#28 Brian Swiger entering turn 3 with nice body roll (photo by Chuck Shearin)
"Hey, we didn't beat Mark, I was still figuring out the track because our practice session was useless because of the jet issue. But I watched Mark and I learned a ton. Right away he knew the track was bad and he went up top to find the smooth, tacky stuff. But that was a loaded field... 15, 11, 6, 1$, 94, and the 6C."
#6C Tony Catlett in the other Ford giving the Chevys of Jones and Younker all they could handle in turn 2 (photo by Clifford Dove)
During the heat race, the Thunderbird was loose in/ tight off. Sharkey went right to work pulling out our chassis sheets. He decided to add a spring rubber in the right rear and change tire pressures. As Swiger talked with reporters, other drivers, and some of his female groupies, Sharkey went to work.
Down in the #15 pits, Kevin Keffer shouted as Swiger walked by with his gas jug "Going to get more alcohol for that Ford?" "No, I work on missiles during the week... the TBird runs on solid rocket fuel from NASA, this jug is just for mine and Don's beer."
For the feature, #28 was out front on the pole. The packed grandstands gave the Ford a standing ovation as the #28 thundered by during the pace laps.
"It felt really special to have the Ford on the pole. Usually the only Ford leading the field is the pace car driven by Ed Neff."
As the green flag dropped, Swiger used his first career pole to take an early lead. "I am telling ya, this is where all my years of online racing pays off. I have never led a lap in a real race car before, and certainly never led the field in a start, and I just used my online experiences racing in HAL and against drivers like Dale Earnhardt Jr. and Donny Lia and I think I snookered the field on each of those restarts. I have a lot of EX's because of my online racing Wednesday nights, but it paid off tonight."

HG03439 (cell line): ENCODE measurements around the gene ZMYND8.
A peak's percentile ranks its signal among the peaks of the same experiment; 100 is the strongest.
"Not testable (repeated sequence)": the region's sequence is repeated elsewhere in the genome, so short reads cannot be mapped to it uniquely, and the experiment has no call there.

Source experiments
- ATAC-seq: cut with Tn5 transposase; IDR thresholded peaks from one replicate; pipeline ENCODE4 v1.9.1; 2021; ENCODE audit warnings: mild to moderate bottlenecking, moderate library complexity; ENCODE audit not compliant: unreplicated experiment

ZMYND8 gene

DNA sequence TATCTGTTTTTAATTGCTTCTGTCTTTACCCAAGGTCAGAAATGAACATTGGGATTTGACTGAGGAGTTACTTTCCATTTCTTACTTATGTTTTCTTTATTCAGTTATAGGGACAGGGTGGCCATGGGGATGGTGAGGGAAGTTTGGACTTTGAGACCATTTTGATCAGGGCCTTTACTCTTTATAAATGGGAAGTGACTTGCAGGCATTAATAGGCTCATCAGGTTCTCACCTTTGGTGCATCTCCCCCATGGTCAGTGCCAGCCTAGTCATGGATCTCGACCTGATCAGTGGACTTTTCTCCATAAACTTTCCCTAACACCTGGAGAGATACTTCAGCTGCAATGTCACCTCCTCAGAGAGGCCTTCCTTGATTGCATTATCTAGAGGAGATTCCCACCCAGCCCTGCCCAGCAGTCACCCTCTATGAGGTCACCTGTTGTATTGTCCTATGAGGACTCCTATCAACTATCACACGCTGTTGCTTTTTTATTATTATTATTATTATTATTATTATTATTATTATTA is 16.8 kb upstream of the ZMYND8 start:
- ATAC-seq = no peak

Swiger led lap one, but a big crash involving 8 cars brought out the red flag. "During the red flag, I checked all of my gauges and the only problem was the in-car camera reached the end of the tape. As we are sitting in the backstretch, I had to rewind the damn camera! That is why the first couple laps are missing on the website."
Swiger led the next five laps, which included two or three more restarts for yellows. "Again, out of everything on this great night, I am most proud of my restarts, each time I did something a little different and kept them rust-bucket chevys off my bumper and we had clean sailing into turn one."
But the night wasn't perfect as Swiger found the track too tough to tame.
"I made about four mistakes all night- and I lost four spots- running up here with the likes of Mark, Hans, Darren, Kenny, Wayne, and Bobby Taylor, you can't make a mistake... they made me pay the price. It was a great learning experience. Most of these guys have been up here for years and know how to get around this place and I am trying to learn from these veterans."